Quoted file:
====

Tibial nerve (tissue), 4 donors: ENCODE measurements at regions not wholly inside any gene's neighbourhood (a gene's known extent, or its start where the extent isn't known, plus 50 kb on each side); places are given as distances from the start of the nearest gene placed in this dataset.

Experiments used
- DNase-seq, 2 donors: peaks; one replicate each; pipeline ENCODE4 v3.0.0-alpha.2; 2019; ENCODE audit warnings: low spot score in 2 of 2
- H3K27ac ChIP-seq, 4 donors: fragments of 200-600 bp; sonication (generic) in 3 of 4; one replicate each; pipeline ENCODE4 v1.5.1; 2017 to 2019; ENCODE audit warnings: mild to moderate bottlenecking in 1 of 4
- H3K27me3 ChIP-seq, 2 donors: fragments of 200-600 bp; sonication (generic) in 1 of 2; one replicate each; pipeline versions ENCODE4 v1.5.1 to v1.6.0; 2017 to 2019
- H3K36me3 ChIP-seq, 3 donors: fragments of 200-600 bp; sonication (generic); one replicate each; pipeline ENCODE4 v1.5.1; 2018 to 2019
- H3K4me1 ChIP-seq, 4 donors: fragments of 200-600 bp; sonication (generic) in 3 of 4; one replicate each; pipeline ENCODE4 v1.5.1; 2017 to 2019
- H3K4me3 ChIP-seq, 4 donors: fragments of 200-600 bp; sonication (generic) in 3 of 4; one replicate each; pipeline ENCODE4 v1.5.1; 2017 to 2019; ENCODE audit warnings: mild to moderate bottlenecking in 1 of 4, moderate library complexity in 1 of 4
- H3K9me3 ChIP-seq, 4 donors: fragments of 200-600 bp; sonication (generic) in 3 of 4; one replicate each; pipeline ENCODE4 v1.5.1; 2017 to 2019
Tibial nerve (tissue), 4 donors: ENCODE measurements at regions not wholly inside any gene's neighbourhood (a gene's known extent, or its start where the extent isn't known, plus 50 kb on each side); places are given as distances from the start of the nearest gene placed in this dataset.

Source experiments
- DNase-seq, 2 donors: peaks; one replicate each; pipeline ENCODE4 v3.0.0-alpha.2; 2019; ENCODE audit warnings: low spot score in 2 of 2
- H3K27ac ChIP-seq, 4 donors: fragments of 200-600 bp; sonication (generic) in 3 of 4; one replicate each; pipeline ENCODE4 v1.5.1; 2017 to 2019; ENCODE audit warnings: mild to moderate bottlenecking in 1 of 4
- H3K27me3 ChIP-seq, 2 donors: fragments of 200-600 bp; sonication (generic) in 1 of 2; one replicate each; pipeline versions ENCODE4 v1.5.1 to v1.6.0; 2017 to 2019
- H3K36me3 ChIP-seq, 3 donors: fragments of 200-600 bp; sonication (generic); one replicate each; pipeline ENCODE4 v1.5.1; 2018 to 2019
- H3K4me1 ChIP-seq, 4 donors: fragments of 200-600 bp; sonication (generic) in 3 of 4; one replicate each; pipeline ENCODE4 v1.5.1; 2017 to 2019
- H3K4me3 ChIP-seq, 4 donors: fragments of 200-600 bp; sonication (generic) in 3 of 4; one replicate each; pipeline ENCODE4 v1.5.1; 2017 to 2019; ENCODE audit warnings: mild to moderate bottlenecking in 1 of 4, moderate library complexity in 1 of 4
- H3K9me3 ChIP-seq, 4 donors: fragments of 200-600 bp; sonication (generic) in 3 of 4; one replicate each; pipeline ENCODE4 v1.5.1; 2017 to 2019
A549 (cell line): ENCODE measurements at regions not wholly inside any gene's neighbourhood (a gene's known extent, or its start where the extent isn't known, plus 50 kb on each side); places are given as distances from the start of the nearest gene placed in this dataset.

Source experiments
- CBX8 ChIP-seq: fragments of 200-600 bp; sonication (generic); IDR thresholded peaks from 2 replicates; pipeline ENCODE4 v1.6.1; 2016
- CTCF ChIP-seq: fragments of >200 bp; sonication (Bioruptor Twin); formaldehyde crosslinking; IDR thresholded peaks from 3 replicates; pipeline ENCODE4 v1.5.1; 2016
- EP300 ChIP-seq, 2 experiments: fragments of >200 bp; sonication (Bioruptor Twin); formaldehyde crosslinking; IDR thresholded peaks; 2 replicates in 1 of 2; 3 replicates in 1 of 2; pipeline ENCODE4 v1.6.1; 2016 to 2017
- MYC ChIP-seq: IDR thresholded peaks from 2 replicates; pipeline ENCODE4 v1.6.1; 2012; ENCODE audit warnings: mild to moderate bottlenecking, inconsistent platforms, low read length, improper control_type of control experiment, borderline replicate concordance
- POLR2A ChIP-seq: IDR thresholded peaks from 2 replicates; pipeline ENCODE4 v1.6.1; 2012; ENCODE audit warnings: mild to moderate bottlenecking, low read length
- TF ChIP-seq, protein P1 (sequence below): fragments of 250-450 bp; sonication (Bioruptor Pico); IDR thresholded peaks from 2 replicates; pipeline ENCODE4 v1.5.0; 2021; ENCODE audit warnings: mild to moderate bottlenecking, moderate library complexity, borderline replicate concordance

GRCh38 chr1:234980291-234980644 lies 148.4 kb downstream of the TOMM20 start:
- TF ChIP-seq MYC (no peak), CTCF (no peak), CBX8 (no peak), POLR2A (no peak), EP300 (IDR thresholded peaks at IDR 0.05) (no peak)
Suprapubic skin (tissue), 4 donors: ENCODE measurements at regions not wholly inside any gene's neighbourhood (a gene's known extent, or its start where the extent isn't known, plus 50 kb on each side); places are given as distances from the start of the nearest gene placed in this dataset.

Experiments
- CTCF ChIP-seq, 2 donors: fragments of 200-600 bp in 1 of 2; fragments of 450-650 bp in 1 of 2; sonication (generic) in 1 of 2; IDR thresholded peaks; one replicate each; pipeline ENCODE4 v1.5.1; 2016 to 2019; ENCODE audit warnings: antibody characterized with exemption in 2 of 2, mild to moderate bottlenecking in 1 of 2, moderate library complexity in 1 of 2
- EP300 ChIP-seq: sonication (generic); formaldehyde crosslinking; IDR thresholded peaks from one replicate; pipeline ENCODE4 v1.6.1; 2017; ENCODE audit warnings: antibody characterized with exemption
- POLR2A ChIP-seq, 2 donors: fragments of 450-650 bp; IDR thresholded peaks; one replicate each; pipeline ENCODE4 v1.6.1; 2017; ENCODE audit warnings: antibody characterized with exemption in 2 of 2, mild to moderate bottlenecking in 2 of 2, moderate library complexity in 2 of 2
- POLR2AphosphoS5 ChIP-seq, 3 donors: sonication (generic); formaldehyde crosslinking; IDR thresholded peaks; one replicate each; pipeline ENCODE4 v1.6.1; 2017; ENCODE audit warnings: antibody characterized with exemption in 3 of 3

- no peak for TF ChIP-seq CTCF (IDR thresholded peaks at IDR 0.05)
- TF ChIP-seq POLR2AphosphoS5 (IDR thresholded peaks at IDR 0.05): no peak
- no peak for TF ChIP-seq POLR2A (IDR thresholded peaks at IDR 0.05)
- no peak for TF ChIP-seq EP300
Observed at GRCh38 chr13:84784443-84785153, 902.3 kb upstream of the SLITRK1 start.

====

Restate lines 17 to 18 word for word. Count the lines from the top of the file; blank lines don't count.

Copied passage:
- H3K4me3 ChIP-seq, 4 donors: fragments of 200-600 bp; sonication (generic) in 3 of 4; one replicate each; pipeline ENCODE4 v1.5.1; 2017 to 2019; ENCODE audit warnings: mild to moderate bottlenecking in 1 of 4, moderate library complexity in 1 of 4
- H3K9me3 ChIP-seq, 4 donors: fragments of 200-600 bp; sonication (generic) in 3 of 4; one replicate each; pipeline ENCODE4 v1.5.1; 2017 to 2019